There was a glut of greatness at Queen’s and Hillsborough yesterday, so much so that even the local media could manage only a few snapshots, the BBC excepted . Nearly every big figure who brushed against Northern Ireland in decades spoke and dined. A very heavy UK presence of seven former prime ministers and the current incumbent, plus the leader of the opposition, along with the EU in force reminding us their controversially active role in our affairs, Ursula van der Leyn the president of the Commission, the Protocol chief negotiator Maros Sefcovic, the Council President Charles Michel ( who?). And of course the old team of Blair, Clinton and Ahern who made at least two speeches each over the past few days and gave innumerable interviews.
Conservative minded folk of whom there are many in NI, believe that too much loving spoils the child. The slightest check brings them out in a violent rage. Over the last three days at Queen’s the DUP were given the soppy stern treatment; flattered a bit but firmly sent to the naughty step. The inconsistency hasn’t gone down well.
Chris Heaton Harris and Rishi Sunak played hard cop, soft cop with the DUP, leaving CHH accused of talking like a “clueless American congressman for praising Sinn Fein’s “courage.” Still: by the evening at Hillsborough it was all smiles between them. Following Paisley senior’s example down the decades, some things just have to be put on the record.
Sunak the comparative beginner opted again for effusiveness .Only a few hours before he and Starmer had been taking lumps out of each other at PMQs. But here was Sunak adopting Starmer’s most successful predecessor as his model for dealing with NI. In an otherwise pointedly pro Union speech (a functioning Assembly good for the Union, good for NI,) “Tony Blair showed us what was possible with Bertie Ahern. I will continue with my friend Leo Varadkar.” This was his response to Varadkar proclaiming that the peace process works when “the two governments work together with an agreed strategy.” Sunak made the one favourable reference of the week to the “bravery of the security forces and the police who guaranteed the peace.”
On politics he was against reform without the DUP returning to the Assembly; on the economy: “I will use the full force and power of the UK government to make this one of the best places in the world to attract new investment. “ So no more devolve and forget.
As a political strategy other than to restore the institutions, it is hard to work out what this amounts to. Is a pro Union approach compatible with “rigorous mpartiality” in governance? With care and sensitivity to nationalist feelings, probably.What does a joint strategy with “my friend Leo” look like?
As his ambition, Sunak outlined all the goals of a shared future which have made such modest progress. So what now is the “unselfish” British interest in Northern Ireland? A legacy amnesty and austerity budget cuts? Does Starmer have a different approach to the constitutional future and public spending? We haven’t a clue . If we can achieve progress on any of this the Agreement 25 celebrations will have given the lie to the usual bleak scepticism and pessimism.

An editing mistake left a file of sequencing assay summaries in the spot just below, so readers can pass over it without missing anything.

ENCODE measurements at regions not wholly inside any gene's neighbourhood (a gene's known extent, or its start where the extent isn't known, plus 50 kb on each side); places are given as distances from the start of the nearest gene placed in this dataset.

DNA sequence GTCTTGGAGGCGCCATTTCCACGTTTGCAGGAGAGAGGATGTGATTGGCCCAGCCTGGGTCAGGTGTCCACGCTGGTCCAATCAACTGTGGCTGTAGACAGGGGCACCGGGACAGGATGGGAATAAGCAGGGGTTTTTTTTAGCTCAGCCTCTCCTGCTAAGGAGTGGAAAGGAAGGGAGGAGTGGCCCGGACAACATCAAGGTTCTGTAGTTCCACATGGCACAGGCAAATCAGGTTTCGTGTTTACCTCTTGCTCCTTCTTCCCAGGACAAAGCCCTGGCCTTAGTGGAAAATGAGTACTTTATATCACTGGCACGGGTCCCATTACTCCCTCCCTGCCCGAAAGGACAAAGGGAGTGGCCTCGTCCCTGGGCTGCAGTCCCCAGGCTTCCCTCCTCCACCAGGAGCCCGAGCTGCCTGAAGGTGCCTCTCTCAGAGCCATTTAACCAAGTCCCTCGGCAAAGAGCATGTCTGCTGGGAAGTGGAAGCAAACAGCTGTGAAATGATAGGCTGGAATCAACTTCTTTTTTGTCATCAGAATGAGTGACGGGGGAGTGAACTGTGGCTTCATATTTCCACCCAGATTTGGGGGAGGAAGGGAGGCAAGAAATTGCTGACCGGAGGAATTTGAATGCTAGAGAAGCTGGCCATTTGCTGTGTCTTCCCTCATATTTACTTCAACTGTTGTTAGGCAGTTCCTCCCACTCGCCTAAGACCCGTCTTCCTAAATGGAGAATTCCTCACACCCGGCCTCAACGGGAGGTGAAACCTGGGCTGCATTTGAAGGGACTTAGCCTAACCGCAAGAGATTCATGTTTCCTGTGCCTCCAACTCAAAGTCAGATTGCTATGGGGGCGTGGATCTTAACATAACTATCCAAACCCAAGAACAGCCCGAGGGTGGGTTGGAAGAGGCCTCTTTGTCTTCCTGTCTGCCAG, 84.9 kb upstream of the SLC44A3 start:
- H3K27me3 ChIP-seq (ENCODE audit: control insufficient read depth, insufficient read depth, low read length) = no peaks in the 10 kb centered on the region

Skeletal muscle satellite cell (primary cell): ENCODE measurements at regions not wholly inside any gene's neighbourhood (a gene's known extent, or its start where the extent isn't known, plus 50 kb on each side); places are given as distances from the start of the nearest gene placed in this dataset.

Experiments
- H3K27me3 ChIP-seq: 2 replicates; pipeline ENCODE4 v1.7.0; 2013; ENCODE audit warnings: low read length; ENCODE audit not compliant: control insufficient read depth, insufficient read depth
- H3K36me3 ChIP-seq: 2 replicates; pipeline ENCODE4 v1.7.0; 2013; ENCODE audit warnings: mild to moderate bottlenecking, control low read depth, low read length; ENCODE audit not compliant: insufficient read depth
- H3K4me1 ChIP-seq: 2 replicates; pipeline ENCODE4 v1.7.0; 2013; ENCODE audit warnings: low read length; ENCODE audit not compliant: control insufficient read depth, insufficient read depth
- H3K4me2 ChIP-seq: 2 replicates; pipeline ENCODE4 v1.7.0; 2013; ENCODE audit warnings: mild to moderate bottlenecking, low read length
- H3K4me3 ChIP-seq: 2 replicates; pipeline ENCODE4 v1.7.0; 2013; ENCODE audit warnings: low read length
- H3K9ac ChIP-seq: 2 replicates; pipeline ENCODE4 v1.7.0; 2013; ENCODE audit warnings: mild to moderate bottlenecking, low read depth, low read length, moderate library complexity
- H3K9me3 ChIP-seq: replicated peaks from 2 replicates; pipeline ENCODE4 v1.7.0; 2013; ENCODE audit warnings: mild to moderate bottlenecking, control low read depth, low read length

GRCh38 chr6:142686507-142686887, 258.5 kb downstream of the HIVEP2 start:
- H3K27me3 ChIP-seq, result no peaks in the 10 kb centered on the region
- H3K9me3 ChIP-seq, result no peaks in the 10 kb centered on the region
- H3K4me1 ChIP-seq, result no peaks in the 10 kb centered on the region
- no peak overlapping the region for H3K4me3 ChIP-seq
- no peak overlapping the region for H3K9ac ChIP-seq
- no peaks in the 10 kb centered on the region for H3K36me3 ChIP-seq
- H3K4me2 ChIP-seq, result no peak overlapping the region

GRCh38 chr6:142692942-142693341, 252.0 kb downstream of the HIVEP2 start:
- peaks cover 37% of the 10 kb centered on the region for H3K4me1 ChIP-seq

In a solo interview with Peston, Gerry Adams, perhaps feeling more than a bit marginalised in the hoop-la, was scathing about the “narrow little British window of appreciation” of Irish affairs. He plausibly accused the British of rolling back on human rights. “Our aim remains the end of “English” (sic) rule. Evidently they don’t want referendums in Ireland and probably Scotland too, unless the people force them into them.”. Adams is probably right there. But that is looking too far ahead – beyond the next couple of years, by which time a great deal may have changed.
Back on stage, Ursula van der Leyn declared that the Windsor Framework was “a new beginning for old friends.” Speaking as a parent of twenty somethings; “Northern Ireland is a cool place to be.”And she predicted 50 % higher GDP in the next 25 years. But no hints about tweaking the terms of the green channel.
If Joe Biden had treated us to traditional Irish American ramblings Bill Clinton’sstream of consciousness drew on his unique insights as a former President of the United States “Breakdown was a perfectly predictable event… The chances of maintaining peace are 35% higher if enough women are involved… (How did he work that one out?) The biggest roadblock that Brexit posed for Northern Ireland’s political and economic future has been dramatically mitigated.. The framework is as good as you can get and maybe could be tweaked a bit… to get the show on the road” And bringing his audience to their feet. “Some things are worth more than winning elections.”
With the audience eating out of his hand, Clinton told them “I love this. I’ve been here for so long. But if I don’t leave within 48 hours I’ll be paying taxes” But with Hillary leave he did. He will be back. His contribution after Biden and the attendance of a posse of eminent Americans this week served as a powerful reminder of their influence. IF the latest Kennedy on the scene is a harbinger for significant US investment so much the better. As another US presidential candidate once said. “Where’s the beef?”
The Newsletter’s verdict on Clinton’s speech? “Atrocious”. Some of us have some way to go.
Former BBC journalist and manager in Belfast, Manchester and London, Editor Spolight; Political Editor BBC NI; Current Affairs Commissioning editor BBC Radio 4; Editor Political and Parliamentary Programmes, BBC Westminster; former London Editor Belfast Telegraph. Hon Senior Research Fellow, The Constitution Unit, Univ Coll. London